Webinar 2019 4: September 2019
DATE: Friday, 6 September at 16:00 h (CET)
TITLE: Multivariate Statistics for Nutrional Sciences
HOST: Prof. Claus-Dieter Mayer (Biomathematics & Statistics Scotland, Rowett Institute of Nutrition and Health, University of Aberdeen, UK)
REGISTRATION: Attendance is FREE but registration is required.
Please register at: GoToWebinar
Space is limited and priority is given to ECN members on a first-come-first-served basis.
Multivariate methods like principle component analysis (PCA) or partial least squares (PLS) are essential in revealing structure in high-dimensional omics type data, where the number of variables is typically much larger than the number of samples (p>>n). As useful as these methods are to study the relationship between samples the high number of variables obscures the interpretation which genes, proteins or metabolites contribute to the patterns we see. Sparse methods enforce the loadings of most variables to be 0, while still explaining much of the variation in the data and thus enable an easier biological interpretation of the results. We will introduce sparse versions of some commonly used multivariate methods and illustrate their use in data examples.
In a second part we will present methods that simultaneously analyse two (or more) data sets like Canonical Correlation Analysis (CCA) or Co-Inertia Analysis (CIA). These tools allow to study the joint influence of two sets of variables (eg. a transcriptomic and a proteomic data set) on the variation within samples while showing the relationship between the data sets at the same time.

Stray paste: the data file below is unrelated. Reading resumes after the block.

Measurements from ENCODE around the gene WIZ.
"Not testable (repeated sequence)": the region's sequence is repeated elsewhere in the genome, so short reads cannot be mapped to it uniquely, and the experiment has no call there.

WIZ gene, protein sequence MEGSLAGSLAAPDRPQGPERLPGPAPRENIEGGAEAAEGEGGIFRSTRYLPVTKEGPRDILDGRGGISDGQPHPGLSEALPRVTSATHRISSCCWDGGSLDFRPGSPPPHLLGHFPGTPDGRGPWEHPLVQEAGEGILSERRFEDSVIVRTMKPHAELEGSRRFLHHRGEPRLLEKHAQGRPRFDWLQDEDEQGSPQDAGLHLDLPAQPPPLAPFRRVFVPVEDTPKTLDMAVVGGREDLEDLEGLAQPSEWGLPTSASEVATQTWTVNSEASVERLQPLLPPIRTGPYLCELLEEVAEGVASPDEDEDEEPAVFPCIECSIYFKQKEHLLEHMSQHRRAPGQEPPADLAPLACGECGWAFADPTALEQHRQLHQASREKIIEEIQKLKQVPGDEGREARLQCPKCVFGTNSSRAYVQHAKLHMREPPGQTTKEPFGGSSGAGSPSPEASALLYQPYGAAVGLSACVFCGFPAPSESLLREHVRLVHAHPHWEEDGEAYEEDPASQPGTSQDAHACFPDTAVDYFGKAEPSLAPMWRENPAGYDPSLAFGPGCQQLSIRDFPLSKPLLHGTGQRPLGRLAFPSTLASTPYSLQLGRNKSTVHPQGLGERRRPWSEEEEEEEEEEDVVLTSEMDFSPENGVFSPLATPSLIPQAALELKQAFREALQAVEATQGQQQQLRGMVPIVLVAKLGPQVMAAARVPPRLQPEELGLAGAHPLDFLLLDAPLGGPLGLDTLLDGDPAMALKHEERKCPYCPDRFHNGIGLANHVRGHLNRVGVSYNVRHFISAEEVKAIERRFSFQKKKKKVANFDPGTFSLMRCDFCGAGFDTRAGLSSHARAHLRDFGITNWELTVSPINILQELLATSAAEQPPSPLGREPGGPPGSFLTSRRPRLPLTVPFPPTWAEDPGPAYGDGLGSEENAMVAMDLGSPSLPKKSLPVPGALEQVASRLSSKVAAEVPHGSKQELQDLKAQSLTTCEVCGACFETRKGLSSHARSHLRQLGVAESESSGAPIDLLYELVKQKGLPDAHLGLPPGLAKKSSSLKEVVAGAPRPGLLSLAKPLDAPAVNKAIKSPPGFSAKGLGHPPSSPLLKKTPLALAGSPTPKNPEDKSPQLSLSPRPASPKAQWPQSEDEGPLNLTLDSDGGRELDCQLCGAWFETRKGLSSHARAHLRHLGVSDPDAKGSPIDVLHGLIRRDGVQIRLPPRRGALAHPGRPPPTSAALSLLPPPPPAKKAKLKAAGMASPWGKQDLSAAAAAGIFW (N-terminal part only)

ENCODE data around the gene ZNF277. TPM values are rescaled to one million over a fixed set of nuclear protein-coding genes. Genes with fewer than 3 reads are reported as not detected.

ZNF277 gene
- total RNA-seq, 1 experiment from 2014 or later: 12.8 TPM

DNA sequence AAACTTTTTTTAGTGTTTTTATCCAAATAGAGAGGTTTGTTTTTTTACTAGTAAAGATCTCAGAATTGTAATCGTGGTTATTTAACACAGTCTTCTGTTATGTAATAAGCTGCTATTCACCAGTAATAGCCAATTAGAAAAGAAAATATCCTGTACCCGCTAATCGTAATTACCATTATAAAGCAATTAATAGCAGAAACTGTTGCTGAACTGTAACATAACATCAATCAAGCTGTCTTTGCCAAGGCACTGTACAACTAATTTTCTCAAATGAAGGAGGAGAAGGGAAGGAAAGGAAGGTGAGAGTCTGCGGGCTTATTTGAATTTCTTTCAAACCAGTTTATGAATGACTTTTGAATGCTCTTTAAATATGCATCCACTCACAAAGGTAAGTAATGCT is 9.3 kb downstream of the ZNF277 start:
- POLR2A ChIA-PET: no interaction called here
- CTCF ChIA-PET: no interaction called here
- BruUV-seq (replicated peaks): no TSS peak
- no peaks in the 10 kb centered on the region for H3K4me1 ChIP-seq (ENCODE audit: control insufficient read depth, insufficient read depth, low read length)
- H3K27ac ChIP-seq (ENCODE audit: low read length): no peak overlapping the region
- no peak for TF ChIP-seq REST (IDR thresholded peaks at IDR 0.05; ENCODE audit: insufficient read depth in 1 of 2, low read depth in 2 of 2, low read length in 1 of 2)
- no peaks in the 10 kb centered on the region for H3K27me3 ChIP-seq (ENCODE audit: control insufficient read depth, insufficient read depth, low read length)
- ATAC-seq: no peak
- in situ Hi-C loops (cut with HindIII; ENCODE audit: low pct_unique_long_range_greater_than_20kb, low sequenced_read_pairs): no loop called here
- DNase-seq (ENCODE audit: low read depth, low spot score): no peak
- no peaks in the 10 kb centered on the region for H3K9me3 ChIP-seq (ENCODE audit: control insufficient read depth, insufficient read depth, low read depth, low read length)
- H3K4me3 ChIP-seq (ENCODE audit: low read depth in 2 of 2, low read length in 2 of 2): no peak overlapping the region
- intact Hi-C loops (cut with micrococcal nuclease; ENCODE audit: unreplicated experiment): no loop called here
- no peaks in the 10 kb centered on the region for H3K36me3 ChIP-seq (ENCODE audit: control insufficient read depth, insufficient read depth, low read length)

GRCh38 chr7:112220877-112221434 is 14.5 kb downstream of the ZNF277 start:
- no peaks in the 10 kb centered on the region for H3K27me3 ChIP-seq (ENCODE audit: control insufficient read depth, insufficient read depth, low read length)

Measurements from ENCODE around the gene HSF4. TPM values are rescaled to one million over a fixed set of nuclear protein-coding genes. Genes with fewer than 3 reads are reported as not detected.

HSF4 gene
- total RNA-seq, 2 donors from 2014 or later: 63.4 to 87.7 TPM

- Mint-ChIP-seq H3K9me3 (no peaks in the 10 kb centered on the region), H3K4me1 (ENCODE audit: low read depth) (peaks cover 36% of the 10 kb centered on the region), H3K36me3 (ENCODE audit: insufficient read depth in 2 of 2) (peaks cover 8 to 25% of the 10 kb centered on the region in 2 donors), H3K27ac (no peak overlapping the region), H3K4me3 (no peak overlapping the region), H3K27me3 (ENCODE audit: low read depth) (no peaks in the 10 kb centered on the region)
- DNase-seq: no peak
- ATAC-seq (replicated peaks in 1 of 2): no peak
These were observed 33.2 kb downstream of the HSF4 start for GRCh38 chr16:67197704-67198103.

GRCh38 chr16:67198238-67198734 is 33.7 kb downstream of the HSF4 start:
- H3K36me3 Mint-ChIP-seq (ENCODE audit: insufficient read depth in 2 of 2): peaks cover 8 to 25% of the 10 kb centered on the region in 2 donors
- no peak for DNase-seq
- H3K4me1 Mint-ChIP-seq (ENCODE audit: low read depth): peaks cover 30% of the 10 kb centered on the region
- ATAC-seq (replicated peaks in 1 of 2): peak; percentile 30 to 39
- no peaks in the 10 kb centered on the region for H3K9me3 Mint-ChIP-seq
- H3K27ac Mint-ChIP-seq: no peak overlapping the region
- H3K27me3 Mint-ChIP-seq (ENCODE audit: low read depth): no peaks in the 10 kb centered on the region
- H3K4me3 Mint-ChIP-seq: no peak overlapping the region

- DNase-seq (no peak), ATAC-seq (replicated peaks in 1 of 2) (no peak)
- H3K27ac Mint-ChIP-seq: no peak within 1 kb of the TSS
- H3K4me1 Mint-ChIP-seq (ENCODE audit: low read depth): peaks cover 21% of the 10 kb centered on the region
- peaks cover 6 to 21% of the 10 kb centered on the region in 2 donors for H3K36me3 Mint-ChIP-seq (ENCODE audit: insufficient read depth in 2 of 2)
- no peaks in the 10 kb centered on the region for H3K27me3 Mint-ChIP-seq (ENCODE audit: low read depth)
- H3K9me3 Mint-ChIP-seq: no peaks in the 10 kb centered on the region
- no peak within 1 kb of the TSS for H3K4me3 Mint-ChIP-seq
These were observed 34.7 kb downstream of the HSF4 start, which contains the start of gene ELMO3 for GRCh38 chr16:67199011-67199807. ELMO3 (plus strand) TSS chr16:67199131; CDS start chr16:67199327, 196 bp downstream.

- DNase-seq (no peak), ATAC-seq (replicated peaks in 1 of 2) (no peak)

You can visit the webinar online on Vimeo here
Dr Claus Mayer is a senior statistician working for Biomathematics and Statistics Scotland. His main area of research in recent years has been the analysis of high-dimensional genomics data with a particular emphasis on gene expression studies (microarrays, RNAseq) and related areas (proteomics, methylation studies. Dr Mayer has worked on methods of integrating/combining such omics data sets from different sources like combining high-dimensional data from different stages of an experiment in a group-sequential setting, conducting meta-analysis of comparable gene expression studies or integrating different types of omics data collected from the same samples. Dr Mayer has also investigated ways of quickly calculating overall summary statistics of pairwise (cross-) correlations within one or more high-dimensional data sets and has studied ways of turning such (partial) correlation structures into sparse biologically interpretable networks